When Preet Chandi meets me on Zoom she’s one week back from the South Pole and conducting a succession of interviews from her bed, which must be nice. The last time the British Army Captain returned from a major expedition – a 27-day trip across Greenland’s ice cap in autumn 2020 to prepare for this 40-day solo trek in Antarctica – she had committed to running the Virtual London Marathon the day after her delayed return.
‘My luggage was even later getting back than me, so my trainers were still in Greenland. I decided to do it in my military boots,’ she explains. ‘I walked-slash-hobbled, really slowly and dogged. It took me seven and a half hours.’
‘I would say one of my strengths is mental resilience,’ she adds. No kidding. She reached the South Pole on 3 January after 700 miles of skiing alone through 60mph winds and windchill temperatures as low as -50C, pulling a 95kg sled. She is thought to be the first woman of colour to complete a solo crossing on Antarctica, and missed the record set by a woman for that journey by less than a day and a half. Followers who kept up with the photographs and voice recordings she posted on her website were left in no doubt of the overall message of her undertaking: ‘I have been told “no” on many occasions and told to “just do the normal thing”, but we create our own normal. You are capable of anything you want. No-matter where you are from or where your start line is, everybody starts somewhere.’
When Chandi first joined the Army Reserves, age 19, she didn’t tell her Sikh family, who live in Derby. ‘I thought they would have stopped me. I used to downplay things a lot,’ she says. ‘For so long, loads of people tried to stop me from doing things or didn’t agree with what I was doing.’ She’s now 33 and working for the Army full-time as a physiotherapist and clinical training officer. As she details her extracurricular achievements over the past few years, it becomes clear that she doesn’t just downplay things to others. She subscribes to the ‘say yes, ask questions later’ school of thinking.
‘I’m a dreamer. I like to think big. I’ll plan everything else afterwards,’ she says. ‘But I tend to just enter things. I’m really random with them. This challenge is the only thing I’ve really trained for.’ She once ran a half marathon with someone else carrying a stretcher. There were other marathons, then endurance challenges including the Manvers Dusk til Dawn (laps of a Yorkshire lake for 12 hours), the Equinox 24-hour race in Leicestershire and a 30-hour charity run of her own devising while serving with the Army in South Sudan. ‘People get worried when I say: “I’ve got an idea”!’ she says.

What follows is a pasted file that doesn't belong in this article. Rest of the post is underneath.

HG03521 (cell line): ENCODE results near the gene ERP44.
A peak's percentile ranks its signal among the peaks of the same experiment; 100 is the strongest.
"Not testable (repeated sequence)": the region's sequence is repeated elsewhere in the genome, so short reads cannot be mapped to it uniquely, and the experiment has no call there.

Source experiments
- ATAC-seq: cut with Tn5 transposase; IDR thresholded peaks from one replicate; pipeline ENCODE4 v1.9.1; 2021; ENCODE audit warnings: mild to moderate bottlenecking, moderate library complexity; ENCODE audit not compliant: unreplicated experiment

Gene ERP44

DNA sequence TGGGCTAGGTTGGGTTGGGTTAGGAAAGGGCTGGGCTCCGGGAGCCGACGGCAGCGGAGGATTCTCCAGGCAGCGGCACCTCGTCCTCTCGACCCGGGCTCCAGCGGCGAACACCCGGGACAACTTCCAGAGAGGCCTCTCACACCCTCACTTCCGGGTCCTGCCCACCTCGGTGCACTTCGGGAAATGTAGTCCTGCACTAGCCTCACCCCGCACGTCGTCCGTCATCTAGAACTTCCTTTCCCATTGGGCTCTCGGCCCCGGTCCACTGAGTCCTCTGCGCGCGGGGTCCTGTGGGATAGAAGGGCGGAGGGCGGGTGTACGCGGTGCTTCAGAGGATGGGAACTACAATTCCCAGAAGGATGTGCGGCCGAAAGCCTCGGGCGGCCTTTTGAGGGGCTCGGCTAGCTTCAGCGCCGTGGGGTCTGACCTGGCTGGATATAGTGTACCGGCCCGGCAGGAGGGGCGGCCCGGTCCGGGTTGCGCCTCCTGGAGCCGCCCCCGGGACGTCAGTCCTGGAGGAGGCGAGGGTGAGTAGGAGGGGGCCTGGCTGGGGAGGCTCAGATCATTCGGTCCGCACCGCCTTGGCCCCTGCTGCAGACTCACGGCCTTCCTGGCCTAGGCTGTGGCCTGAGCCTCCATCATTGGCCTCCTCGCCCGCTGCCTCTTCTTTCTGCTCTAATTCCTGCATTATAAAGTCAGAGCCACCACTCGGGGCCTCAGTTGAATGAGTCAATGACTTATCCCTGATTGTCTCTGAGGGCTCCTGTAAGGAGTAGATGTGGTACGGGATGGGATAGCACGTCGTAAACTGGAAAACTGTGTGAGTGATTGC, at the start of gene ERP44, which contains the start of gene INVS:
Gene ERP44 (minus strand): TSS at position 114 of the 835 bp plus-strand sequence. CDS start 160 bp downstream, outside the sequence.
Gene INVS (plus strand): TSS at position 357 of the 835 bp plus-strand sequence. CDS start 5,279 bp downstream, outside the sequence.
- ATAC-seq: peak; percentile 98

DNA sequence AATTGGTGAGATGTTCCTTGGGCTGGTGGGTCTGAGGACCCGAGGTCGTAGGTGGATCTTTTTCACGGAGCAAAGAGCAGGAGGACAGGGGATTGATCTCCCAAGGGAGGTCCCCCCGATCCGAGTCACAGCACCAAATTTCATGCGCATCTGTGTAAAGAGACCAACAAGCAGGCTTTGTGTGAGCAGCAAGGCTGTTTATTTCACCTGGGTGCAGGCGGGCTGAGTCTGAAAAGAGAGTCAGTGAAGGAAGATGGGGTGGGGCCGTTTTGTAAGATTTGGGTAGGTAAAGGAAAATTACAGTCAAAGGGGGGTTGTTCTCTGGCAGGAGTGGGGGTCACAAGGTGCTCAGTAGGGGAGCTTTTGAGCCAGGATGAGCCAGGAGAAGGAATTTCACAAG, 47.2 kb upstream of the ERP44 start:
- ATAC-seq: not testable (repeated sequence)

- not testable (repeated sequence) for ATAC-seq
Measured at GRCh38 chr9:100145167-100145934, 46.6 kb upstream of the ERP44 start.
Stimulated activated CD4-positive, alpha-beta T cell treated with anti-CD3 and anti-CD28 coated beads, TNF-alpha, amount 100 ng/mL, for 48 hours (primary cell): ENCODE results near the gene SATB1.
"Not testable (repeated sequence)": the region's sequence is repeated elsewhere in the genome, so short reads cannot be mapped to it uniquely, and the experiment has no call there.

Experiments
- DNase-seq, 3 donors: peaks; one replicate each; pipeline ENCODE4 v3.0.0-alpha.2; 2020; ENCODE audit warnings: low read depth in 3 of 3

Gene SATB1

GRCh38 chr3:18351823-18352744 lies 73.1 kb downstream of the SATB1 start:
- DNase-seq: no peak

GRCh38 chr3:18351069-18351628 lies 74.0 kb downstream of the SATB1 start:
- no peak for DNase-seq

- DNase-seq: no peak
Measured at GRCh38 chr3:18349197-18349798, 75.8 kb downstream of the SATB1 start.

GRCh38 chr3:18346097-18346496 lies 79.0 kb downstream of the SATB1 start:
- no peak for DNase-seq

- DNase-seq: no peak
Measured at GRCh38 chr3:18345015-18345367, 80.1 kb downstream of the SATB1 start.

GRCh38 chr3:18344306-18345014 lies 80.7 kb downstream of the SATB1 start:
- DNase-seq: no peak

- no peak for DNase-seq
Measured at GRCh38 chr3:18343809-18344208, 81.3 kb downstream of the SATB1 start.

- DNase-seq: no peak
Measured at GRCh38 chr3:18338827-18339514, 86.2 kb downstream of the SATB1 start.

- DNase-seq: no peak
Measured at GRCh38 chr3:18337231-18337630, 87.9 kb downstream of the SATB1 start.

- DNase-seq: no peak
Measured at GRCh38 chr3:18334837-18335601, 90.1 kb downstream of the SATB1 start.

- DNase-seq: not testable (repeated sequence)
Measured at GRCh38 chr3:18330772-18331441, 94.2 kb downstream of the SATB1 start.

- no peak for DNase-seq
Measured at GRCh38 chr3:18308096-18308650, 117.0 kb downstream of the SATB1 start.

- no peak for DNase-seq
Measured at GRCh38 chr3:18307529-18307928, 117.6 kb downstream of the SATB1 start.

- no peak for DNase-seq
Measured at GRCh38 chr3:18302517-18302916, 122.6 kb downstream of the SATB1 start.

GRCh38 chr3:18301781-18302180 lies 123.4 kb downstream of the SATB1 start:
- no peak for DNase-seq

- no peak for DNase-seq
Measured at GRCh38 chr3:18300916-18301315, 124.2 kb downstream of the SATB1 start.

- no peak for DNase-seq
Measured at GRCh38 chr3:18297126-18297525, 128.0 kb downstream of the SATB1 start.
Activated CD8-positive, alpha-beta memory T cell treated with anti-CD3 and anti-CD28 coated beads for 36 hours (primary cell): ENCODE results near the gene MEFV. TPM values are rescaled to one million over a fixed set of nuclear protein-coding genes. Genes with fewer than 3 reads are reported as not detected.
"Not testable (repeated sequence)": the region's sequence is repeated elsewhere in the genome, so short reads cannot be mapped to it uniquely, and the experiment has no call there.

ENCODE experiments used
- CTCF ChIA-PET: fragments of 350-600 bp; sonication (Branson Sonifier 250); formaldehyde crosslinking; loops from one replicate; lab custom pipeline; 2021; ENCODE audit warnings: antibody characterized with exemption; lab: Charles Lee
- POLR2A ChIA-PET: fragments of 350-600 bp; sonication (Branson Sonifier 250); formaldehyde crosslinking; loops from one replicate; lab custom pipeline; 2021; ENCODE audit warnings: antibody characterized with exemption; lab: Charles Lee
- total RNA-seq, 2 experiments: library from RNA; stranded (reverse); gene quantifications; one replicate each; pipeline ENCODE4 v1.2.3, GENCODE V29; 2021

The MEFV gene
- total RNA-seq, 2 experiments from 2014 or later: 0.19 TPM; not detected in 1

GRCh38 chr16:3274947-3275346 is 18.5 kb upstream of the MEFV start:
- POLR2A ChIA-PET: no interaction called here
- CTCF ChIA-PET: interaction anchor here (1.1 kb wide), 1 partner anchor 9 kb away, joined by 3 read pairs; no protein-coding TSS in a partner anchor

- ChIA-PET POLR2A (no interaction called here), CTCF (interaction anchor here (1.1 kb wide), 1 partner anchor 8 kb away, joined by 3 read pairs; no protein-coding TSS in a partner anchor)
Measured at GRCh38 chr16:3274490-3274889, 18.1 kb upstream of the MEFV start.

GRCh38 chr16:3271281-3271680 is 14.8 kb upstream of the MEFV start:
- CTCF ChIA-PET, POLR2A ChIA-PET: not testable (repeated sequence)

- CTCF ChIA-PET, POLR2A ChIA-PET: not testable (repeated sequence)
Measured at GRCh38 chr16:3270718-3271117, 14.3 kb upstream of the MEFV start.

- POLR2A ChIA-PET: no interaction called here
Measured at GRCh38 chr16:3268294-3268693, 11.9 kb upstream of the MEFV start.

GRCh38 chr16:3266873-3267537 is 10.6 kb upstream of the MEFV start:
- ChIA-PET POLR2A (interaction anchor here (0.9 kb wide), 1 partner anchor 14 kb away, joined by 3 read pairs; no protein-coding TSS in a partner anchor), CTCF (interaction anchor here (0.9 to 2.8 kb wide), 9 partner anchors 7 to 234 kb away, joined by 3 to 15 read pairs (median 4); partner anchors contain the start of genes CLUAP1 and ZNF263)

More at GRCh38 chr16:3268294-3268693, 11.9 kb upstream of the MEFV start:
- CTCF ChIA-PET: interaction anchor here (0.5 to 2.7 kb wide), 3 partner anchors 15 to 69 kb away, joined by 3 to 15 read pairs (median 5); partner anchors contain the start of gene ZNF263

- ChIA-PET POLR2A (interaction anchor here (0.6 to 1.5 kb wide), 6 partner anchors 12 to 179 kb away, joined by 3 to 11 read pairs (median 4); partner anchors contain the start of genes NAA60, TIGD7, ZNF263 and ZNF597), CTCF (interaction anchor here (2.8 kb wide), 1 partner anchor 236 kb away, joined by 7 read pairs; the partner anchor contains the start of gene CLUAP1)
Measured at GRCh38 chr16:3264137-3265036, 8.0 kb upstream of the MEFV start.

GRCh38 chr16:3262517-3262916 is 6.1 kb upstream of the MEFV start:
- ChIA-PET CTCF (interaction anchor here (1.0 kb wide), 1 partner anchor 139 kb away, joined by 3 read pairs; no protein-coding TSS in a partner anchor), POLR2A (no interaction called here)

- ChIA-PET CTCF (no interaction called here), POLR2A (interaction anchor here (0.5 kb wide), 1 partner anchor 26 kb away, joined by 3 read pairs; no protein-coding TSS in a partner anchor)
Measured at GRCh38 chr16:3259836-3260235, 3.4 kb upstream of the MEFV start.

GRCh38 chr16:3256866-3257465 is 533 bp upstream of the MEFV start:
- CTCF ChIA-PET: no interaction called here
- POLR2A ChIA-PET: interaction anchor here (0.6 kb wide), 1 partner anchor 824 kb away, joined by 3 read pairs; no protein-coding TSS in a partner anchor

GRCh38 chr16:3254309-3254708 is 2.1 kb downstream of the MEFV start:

In 2019 she competed in the Marathon des Sables, and makes the six-day, 156-mile desert race sound pretty luxurious, really. ‘Yes, the heat was tough, but you have checkpoints, people giving you water, a medical team, and the tents are already put up for you when you go to sleep.’
So why go from somewhere incredibly hot to somewhere incredibly cold? ‘Well, they’re both deserts,’ she reasons. She began planning the Antarctic challenge over two years ago, and admits she knew virtually nothing about the place, not even the legends of Scott, Amundsen and Shackleton. She found an application form for Antarctic expeditions which asked if she had experience of ice climbing or walking on glaciers. She hadn’t, so booked a quick trip to Iceland where she found somebody to show her those skills, slept in her car, came back and filled in the form. ‘That’s me in a nutshell. I was asked if I’d done something, and I hadn’t, so I went and did it.’
There followed two weeks on a Polar training course in Norway in February 2020 and the Greenland practice trip last autumn, which had to be abandoned due to the kind of extreme weather that in hindsight made Antarctica seem a little easier. She had to cut running out of her training plan due to knee niggles, preferring to do her cardio work on a bike, but people may have spotted her walking energetically while dragging a car tire along the street.
Now that she’s back, the Army is sending her on a different kind of tour: around British schools to talk about her experiences. ‘The aim is to inspire people to believe that you don’t have to look a certain way to do these things,’ she says. ‘It doesn’t matter if you don’t know much about something, or you’re from a community that doesn’t usually do it. It’s good to push those boundaries. And we can all learn. I got to the South Pole but I started on Google!’
BOX – POLAR PREET’S THREE TIPS FOR TACKLING BIG ADVENTURES
PLAN THE LOGISTICS
‘I spent over a year researching my kit, learning more and more, even about the best screws to attach my ski bindings. I planned for the loneliness too. On every food bag I wrote a message that someone had sent me, and there were 50 voice notes from friends and family on my phone.’
‘I know it goes against what I used to do, but do make a training plan. I was going out with my tire, and always walking with poles to get used to that movement.’
TALK TO THE EXPERTS
‘I learned so much from making contact with people who had done this before. I got in touch with Louis Rudd, an explorer who has crossed the Antarctic several times, and he ended up becoming my expedition manager.’